Finally, I empower my students by giving them opportunities to serve. Our students in the school districts are always the ones who receive help. People say they need help to take a test, they need help in the cafeteria, they need help to find the bathroom. They're always receiving help. I really, really work hard to explain to my students that hey, you can be the one to show other students how to get to the bathroom! You are the one who's going to give to other people! You don't have to receive all the time! You will learn that giving is better than receiving.

I have learned this from my own experience. Working in camps for disabled children fills me up. I am blind, I use a walker, I have a chronic illness, but I am giving to others. Giving is very, very important!

Sometimes my students volunteer in a food pantry. Sometimes I take them to perform in a nursing home. I have them read Braille books to elementary kids. Giving will help them understand their own powers.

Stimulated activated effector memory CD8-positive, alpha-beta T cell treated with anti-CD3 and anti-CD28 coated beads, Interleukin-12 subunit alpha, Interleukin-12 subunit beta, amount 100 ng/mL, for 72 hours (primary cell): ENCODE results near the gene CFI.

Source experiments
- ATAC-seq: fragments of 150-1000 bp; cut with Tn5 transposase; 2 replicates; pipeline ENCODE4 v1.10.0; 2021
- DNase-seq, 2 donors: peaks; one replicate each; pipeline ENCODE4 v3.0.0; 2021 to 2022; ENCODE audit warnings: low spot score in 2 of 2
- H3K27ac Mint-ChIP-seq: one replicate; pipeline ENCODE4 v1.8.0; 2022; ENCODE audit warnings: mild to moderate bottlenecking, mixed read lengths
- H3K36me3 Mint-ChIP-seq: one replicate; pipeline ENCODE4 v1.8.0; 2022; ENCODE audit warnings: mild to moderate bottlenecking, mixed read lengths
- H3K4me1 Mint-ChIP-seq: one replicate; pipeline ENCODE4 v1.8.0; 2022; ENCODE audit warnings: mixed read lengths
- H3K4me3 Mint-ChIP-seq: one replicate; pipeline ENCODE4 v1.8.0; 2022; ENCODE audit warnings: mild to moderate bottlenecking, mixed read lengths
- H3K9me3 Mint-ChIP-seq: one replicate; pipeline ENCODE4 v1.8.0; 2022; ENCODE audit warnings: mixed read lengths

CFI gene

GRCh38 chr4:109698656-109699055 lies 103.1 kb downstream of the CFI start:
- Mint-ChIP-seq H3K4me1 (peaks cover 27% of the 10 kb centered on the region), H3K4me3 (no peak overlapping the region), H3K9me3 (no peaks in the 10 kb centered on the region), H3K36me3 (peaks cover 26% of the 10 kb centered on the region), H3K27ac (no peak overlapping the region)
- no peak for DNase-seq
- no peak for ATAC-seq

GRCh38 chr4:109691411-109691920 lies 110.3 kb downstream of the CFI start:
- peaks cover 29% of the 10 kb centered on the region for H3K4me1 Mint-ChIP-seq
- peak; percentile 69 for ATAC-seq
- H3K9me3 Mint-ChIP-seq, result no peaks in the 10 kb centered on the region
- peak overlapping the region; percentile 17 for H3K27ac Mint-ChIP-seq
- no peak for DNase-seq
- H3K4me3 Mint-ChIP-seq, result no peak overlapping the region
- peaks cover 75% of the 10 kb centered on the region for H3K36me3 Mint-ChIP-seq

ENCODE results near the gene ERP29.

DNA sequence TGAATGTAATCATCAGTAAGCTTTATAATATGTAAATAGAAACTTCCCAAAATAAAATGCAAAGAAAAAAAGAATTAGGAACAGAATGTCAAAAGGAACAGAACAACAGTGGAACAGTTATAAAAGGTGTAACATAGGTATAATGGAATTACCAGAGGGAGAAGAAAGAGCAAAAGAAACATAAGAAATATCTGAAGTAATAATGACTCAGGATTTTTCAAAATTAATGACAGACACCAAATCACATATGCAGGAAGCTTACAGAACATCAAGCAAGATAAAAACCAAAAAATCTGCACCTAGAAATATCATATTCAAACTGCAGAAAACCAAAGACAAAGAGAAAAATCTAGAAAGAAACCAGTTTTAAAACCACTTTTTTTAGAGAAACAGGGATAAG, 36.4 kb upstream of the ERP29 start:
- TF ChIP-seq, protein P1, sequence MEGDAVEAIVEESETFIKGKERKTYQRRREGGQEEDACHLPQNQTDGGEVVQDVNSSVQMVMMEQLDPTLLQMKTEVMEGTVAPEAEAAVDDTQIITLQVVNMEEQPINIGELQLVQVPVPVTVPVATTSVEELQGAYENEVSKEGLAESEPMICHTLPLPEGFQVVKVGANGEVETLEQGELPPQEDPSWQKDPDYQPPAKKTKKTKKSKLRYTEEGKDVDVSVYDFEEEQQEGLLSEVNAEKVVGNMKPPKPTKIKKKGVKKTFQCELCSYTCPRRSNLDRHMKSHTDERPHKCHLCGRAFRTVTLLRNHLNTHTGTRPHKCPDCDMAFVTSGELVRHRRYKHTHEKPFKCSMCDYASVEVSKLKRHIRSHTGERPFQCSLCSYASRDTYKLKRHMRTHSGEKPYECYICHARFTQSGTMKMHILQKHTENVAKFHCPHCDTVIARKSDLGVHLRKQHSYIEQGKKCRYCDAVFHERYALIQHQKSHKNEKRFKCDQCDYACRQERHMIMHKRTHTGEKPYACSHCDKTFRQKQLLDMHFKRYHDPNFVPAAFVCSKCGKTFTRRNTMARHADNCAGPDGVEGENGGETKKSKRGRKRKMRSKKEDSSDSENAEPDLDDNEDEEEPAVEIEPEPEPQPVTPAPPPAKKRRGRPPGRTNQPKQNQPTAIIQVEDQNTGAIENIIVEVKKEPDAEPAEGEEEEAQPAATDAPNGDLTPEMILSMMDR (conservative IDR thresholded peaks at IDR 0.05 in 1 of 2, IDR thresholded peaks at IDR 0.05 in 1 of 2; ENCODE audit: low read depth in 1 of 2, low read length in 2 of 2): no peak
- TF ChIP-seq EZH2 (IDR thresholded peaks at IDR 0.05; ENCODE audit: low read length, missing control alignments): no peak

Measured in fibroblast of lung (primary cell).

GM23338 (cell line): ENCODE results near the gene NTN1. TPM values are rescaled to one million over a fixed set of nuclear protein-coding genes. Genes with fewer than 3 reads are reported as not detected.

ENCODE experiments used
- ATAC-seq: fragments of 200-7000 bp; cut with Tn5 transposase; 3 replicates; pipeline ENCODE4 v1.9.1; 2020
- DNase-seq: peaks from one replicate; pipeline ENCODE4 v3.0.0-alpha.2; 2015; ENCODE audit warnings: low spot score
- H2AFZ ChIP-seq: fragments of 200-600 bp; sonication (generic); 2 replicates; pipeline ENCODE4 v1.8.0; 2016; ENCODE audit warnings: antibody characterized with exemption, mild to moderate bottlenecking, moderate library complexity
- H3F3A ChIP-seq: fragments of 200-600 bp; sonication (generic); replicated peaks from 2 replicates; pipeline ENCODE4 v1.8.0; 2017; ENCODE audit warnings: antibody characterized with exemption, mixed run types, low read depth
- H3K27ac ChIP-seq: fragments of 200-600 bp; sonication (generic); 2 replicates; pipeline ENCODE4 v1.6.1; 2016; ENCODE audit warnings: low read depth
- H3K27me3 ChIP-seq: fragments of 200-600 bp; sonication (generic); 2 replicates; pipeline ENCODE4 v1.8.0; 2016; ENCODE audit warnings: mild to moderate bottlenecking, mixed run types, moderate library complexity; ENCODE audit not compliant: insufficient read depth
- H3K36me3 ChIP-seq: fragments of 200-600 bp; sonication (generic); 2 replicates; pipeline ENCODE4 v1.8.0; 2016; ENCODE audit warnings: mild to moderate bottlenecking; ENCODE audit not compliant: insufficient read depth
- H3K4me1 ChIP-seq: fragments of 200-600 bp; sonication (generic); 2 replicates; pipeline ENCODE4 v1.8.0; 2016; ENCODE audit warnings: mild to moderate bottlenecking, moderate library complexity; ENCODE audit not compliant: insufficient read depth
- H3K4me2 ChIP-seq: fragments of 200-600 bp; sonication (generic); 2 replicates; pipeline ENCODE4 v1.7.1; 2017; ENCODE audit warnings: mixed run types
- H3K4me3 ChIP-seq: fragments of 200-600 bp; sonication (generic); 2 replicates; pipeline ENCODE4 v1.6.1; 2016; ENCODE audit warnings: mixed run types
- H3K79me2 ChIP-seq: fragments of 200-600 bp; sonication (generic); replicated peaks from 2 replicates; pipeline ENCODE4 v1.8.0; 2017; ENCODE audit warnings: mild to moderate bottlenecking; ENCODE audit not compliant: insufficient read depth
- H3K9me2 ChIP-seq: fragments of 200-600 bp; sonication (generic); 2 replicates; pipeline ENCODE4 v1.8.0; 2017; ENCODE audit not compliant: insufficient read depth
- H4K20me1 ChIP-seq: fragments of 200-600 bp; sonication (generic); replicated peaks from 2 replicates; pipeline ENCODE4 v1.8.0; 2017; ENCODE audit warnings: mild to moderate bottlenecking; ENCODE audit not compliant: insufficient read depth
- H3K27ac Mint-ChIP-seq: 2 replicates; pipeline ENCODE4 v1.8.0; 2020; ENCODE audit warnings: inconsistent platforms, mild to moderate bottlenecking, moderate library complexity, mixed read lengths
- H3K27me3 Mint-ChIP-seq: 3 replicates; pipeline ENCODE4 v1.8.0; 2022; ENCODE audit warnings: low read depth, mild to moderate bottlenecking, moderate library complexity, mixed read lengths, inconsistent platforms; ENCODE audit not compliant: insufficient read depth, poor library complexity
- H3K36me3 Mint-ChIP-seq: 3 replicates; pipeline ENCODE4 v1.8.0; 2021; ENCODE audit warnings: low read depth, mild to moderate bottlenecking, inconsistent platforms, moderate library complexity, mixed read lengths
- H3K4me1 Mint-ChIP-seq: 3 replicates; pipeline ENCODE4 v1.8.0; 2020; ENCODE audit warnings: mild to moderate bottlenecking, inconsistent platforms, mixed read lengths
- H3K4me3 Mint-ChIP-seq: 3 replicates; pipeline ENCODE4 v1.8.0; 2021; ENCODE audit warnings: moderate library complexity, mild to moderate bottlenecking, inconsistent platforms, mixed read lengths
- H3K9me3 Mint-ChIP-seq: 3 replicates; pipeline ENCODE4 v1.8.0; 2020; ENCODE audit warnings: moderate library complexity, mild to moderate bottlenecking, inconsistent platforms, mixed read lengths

Empower is a transitive verb. If I empower something or someone, I want that something or someone to take action. My students need to be empowered. I empower them by providing the right tools, teaching them to use those tools efficiently, working with them through their challenges, and giving them opportunities to serve.

The opposite of empowering is disqualifying. When you disqualify you make someone ineligible to succeed. As teachers, as parents, as friends we must not disqualify our students! They have the right and the desire to succeed. Empowerment will make you more confident, and you will feel that you have control over your life.

Let me finish by giving you a proverb that will summarize everything I have said today. Here it is. When you give a man a fish, you will feed him for the day. But when you teach him how to fish, you will feed him for a lifetime. Think about it! We need to teach our students to do things that will help them be successful for a lifetime. Thank you!